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On Quebec's Student Strike


iPhone photo by Jesse Rosenfeld.

Last night, I met my friend Jesse and we walked to downtown Montreal, to attend a demonstration against higher tuition fees. Hundreds of thousands of Quebec students have been on strike for the last two months, and Jesse, a journalist, was in town from Toronto to cover the movement. I had first met him seven years ago, during the last student strike, when I was an impressionable first-year at McGill and he was a loudmouth activist. That was a formative time for me: attending massive protests, voting in general assemblies and walking the picket lines all provided a glimpse at a different way of doing things, a way to fight back and win. My earliest memories of Jesse involve him screaming unintelligible things into a megaphone.

We were a bit late to the demo, and, as often occurs with gatherings of this size, we heard it before we saw it. As we approached Sherbrooke and Berri, we were greeted by the sight of thousands and thousands of people streaming up through the underpass, as if emerging from beneath the earth. Some people have estimated the size of last night's crowd at anywhere from five thousand to twenty thousand; one can never tell at these things. Needless to say, it was a shitload of people.

I'm no longer a student, but as we marched, I could still remember many of the chants we used back in 2005: "On veut étudier, on veut pas s'endetter" and the like. Municipal and provincial riot cops menaced the crowd from all sides. Many protesters raised their hands in peace symbols. One guy mockingly dangled a donut on a string. We walked for hours: along Sherbrooke, down St. Laurent (the site of a brief tangle with police), west on Ontario, on and on. Some people leaned out from their apartment windows and waved red items—shirts, blankets—to evoke the movement's ubiquitous crimson square. 

Rex Murphy has a column in today's Post, deriding the protests, in his typical overwritten bloviation, as "the future elite of Quebec having a self-indulgent fit." "Serious protests, involving grave issues, with real risks and real moral purpose, are going on all over the world," he says. "They match life-and-death risk with the value of what is at stake: the human rights of citizens suffering under dictatorial governments." This has been a common refrain of opponents of the strike: you have nothing to complain about, so shut up and get back to class. It's always worse somewhere else. People like Murphy think that protest is fine, as long as it doesn't happen anywhere nearby; they think that "politics" is something that only happens during elections and in newspapers.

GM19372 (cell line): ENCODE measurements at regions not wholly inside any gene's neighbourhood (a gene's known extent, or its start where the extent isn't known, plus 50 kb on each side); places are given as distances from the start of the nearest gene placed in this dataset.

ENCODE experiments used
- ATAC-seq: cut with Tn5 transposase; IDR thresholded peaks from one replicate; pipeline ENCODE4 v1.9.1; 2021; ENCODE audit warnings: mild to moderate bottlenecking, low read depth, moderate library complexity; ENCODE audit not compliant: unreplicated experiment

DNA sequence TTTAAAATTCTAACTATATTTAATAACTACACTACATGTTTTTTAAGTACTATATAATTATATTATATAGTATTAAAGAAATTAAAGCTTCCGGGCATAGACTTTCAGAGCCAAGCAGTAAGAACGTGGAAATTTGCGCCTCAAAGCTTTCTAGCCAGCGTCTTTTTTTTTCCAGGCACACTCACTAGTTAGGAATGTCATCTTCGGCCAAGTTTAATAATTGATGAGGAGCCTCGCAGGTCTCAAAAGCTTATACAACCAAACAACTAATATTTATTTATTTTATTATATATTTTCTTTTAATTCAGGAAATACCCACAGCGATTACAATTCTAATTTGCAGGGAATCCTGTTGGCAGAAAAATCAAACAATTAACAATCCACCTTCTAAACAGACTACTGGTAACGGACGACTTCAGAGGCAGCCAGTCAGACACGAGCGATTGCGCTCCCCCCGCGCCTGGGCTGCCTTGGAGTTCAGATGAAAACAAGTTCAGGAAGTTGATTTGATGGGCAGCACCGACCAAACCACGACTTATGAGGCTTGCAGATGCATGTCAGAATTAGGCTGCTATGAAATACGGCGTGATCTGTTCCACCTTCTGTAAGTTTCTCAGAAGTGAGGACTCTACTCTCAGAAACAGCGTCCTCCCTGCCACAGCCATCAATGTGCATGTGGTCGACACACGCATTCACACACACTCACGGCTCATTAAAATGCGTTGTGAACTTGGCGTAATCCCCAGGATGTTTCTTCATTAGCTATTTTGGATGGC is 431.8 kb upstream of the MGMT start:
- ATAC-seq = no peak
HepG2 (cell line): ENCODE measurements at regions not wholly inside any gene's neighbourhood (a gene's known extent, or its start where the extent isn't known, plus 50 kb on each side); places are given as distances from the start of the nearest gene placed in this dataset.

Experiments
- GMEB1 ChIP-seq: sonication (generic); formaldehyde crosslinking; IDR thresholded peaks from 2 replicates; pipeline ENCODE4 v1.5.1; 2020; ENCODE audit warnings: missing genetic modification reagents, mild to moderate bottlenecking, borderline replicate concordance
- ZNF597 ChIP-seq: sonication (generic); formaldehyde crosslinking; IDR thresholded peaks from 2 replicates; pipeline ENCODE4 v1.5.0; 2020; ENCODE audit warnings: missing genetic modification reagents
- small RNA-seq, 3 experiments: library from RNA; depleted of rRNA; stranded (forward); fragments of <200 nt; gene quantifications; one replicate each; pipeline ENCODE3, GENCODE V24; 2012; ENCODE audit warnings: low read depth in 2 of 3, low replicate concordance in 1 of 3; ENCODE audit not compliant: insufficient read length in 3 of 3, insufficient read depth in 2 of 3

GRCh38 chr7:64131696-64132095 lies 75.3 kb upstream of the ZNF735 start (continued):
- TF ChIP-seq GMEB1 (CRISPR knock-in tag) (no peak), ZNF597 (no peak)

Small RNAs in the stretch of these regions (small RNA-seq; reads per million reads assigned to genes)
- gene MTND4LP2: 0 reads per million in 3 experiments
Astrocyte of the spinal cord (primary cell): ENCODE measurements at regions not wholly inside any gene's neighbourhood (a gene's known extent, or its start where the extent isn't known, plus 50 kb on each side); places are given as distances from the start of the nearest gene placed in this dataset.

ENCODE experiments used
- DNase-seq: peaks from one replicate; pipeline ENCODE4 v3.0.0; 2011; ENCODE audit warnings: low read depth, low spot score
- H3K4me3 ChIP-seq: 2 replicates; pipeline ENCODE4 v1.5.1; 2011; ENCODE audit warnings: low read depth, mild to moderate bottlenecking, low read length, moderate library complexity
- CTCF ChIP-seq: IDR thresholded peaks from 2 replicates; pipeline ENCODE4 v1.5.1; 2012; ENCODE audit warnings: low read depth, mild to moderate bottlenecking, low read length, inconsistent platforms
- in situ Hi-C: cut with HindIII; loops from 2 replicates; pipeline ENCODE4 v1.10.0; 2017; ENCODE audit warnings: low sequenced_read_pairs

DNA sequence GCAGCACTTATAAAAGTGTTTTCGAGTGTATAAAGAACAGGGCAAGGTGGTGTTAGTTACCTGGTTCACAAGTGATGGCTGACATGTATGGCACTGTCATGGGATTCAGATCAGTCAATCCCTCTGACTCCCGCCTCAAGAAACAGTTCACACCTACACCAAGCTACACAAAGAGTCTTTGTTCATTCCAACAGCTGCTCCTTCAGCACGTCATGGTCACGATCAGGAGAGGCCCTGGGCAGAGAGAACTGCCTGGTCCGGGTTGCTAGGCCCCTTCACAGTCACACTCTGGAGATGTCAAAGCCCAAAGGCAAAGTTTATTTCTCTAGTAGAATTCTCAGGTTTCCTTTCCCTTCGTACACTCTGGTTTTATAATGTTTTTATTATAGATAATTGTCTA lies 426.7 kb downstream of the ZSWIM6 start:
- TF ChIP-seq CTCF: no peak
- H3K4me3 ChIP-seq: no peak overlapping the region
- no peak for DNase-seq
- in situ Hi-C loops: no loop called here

Comparisons to the Arab Spring and Occupy were inevitable, and occasionally invited: some Quebecers call the current movement "le Printemps d'erable," or Maple Spring, which sounds like "le Printemps arabe." These comparisons are a bit misleading, though not for the reasons that Rex Murphy thinks. The Quebec student movement is like Occupy only if you imagine an Occupy that rears its head every seven years or so and wins almost all the time. Of course Quebec is not Syria. Nobody is saying it is. But we're allowed to draw inspiration wherever we please.

Like the other anti-austerity and pro-democracy movements currently shaking the globe, the Quebec student strike is less a political prescription and more a place to start a different kind of dialogue. The Charest government's cynical refusal to negotiate with CLASSE, the student group largely responsible for the strike, is emblematic of the fact that there's not much of a conversation to be had. The supporters and opponents of the strike have fundamentally different ideas about what our social world should look like. Perhaps it's time to embrace the fact that we're simply talking past each other.

The demonstration wound down, and Jesse and I grew tired. We retreated to a bar at Rachel and St. Hubert, known as Verres Stérilisés, which had been my favourite dive as a student. The dirt-cheap pitchers had increased in price from $6 to $7.50. Jesse and I talked about how our politics had changed, or hadn't, since we were at university. We thought that we knew more now, but we were no less sure in our convictions. We still belonged out there.

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